|Jul15-12, 07:08 PM||#1|
Rudin Theorem 1.20 (b)
I understand the proof except for the following:
Suppose that -m2 < nx < m1 for positive integers m1, m2, n, and real number x.
Then there is an integer m with -m2 ≤ m ≤ m1 such that m-1 ≤ nx < m.
It definitely sounds reasonable, but it seems like a big jump in logic.
|Jul15-12, 07:26 PM||#2|
Let m be the least integer that is strictly greater than nx. It is a triviality to verify that this integer has the desired properties.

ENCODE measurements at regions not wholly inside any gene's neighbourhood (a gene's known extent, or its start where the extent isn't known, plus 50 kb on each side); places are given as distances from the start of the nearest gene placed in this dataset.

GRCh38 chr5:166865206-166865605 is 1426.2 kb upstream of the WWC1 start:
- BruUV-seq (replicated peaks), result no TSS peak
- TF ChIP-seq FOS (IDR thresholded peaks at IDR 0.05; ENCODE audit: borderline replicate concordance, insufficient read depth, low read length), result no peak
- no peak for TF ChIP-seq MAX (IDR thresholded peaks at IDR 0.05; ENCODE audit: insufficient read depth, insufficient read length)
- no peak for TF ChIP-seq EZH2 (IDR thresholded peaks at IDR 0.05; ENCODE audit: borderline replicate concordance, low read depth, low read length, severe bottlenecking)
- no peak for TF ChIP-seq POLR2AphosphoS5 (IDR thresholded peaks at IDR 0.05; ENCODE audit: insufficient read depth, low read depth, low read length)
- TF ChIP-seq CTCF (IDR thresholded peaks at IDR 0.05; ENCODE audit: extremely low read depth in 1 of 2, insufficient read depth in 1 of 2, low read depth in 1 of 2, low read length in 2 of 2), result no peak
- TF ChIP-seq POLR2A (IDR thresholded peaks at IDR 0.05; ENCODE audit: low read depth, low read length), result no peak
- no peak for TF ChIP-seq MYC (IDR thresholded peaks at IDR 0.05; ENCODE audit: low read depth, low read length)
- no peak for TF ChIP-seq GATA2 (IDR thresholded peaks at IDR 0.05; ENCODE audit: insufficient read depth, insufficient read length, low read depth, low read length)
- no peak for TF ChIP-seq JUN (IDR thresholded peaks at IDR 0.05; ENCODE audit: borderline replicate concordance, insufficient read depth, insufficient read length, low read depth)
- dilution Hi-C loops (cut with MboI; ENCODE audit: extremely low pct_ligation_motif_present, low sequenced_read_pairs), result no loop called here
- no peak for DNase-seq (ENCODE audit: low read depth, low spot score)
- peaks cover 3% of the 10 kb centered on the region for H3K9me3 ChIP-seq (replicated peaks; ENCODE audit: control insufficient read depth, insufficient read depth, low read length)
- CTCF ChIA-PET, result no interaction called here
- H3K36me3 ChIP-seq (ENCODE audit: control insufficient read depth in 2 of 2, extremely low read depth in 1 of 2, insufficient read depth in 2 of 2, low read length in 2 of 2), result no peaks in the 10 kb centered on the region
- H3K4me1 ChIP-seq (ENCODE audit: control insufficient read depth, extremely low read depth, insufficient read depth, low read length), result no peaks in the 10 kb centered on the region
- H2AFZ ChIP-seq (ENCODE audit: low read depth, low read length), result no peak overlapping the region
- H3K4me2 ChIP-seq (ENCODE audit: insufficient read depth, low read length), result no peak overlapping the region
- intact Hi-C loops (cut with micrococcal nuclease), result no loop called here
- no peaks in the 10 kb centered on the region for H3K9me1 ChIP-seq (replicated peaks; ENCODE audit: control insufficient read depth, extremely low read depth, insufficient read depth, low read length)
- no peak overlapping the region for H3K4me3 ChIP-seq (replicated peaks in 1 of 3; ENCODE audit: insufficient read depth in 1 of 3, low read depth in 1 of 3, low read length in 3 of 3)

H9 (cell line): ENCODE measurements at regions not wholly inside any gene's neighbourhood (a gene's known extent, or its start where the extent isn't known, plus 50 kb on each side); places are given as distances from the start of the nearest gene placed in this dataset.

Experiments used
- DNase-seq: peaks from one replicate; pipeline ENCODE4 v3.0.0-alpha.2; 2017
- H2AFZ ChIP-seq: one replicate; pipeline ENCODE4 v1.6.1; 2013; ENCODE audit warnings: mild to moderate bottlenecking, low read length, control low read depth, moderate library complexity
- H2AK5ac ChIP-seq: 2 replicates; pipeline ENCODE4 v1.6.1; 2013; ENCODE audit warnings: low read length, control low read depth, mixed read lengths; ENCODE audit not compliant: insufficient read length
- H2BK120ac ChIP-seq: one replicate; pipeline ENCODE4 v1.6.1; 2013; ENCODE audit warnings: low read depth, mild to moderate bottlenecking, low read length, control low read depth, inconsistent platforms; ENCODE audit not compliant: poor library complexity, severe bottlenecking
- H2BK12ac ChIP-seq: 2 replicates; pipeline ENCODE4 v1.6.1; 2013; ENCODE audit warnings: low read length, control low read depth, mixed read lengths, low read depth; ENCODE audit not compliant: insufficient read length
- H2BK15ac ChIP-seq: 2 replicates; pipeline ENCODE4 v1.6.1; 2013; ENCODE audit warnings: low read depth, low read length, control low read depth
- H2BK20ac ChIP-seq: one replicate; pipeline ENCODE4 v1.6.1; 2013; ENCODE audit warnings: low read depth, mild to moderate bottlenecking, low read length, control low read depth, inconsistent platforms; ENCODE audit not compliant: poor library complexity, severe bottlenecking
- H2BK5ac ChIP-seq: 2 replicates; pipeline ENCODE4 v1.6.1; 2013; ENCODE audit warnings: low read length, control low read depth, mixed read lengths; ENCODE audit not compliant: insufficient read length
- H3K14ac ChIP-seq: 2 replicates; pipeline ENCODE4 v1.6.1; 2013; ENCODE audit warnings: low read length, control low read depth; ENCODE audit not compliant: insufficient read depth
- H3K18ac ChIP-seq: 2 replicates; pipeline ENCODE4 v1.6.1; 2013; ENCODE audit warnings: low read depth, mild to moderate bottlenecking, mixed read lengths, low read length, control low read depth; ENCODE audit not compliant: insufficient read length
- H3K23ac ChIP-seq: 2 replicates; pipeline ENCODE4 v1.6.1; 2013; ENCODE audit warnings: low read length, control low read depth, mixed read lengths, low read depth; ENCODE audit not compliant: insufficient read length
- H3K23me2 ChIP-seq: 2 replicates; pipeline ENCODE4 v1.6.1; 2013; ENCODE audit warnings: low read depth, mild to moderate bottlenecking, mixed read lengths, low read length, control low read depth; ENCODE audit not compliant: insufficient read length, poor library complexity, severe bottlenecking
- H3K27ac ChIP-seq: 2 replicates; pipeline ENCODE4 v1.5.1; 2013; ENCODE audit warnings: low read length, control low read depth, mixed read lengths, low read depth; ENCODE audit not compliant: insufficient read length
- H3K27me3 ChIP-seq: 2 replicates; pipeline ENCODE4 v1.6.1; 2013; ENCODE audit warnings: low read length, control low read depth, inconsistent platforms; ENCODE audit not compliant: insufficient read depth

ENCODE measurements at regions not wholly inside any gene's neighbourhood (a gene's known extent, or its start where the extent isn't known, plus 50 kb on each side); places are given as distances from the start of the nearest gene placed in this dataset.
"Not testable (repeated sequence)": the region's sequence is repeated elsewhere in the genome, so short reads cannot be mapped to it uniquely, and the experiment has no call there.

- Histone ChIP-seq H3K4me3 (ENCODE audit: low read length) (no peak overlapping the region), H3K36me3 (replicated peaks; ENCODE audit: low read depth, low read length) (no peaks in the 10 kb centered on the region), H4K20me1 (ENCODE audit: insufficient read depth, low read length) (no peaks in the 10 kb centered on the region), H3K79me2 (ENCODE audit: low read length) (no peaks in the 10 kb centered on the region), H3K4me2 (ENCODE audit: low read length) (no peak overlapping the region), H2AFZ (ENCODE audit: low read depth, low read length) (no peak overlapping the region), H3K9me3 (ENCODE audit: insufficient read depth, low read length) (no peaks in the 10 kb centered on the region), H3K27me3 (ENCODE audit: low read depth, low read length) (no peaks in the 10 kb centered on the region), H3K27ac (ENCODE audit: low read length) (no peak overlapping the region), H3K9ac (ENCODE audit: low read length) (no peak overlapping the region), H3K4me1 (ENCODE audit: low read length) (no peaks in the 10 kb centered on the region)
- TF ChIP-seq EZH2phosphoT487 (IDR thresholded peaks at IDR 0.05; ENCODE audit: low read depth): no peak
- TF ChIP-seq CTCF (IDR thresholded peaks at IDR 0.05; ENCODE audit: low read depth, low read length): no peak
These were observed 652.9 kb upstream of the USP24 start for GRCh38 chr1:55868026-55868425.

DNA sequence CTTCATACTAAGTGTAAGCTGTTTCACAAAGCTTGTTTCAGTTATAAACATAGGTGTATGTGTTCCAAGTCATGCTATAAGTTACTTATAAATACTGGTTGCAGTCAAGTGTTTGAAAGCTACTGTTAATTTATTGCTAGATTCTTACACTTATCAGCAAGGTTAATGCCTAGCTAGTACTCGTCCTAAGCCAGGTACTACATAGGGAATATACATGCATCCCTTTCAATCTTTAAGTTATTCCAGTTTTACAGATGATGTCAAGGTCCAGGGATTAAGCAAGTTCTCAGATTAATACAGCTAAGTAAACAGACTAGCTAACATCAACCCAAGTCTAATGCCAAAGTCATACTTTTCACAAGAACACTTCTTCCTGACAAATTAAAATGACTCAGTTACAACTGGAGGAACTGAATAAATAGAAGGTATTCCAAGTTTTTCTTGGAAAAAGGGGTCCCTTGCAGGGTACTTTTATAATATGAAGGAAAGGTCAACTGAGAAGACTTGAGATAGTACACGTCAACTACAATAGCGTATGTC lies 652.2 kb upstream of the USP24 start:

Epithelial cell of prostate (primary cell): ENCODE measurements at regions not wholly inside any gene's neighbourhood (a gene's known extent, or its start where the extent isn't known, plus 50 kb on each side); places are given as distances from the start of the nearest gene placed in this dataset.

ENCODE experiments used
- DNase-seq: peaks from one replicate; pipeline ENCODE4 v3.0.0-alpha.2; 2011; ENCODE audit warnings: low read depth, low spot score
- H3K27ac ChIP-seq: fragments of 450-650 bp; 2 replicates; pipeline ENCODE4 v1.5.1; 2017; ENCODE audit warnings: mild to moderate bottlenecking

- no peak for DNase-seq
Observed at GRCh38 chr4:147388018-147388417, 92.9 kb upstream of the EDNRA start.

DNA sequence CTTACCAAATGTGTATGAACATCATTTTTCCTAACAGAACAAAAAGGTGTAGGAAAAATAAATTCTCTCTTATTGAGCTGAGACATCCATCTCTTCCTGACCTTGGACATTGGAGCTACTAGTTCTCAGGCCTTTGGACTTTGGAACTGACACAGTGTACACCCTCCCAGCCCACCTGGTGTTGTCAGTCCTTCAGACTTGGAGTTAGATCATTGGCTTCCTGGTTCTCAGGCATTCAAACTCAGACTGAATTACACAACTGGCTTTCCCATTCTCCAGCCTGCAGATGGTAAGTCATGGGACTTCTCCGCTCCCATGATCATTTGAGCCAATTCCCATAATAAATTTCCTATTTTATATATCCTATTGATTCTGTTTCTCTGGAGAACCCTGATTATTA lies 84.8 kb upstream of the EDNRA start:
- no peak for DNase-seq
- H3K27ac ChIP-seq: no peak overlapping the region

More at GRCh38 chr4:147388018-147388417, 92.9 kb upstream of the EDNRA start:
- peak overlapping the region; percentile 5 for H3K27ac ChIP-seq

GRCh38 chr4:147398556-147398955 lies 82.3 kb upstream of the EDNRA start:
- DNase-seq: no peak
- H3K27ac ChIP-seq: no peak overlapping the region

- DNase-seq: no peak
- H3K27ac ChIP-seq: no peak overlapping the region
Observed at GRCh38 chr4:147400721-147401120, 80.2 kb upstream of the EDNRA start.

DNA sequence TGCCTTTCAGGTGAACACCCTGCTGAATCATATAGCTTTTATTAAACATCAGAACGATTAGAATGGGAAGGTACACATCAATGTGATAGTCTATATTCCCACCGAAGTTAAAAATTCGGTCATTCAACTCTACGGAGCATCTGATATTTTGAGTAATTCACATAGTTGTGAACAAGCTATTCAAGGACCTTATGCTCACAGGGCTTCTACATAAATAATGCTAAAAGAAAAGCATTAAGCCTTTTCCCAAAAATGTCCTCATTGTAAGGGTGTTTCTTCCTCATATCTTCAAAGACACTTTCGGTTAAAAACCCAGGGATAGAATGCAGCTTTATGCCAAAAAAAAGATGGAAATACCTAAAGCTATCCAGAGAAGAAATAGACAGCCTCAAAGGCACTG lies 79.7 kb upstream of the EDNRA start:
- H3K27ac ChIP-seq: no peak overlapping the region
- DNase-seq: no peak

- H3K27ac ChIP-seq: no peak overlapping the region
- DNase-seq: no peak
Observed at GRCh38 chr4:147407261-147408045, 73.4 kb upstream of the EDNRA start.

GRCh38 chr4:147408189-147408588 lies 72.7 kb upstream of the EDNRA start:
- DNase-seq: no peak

|Mar23-13, 12:25 PM||#3|
I have attached a simple demonstration of the bit you are asking.
Let me know if it is clear now.
I hope it helps
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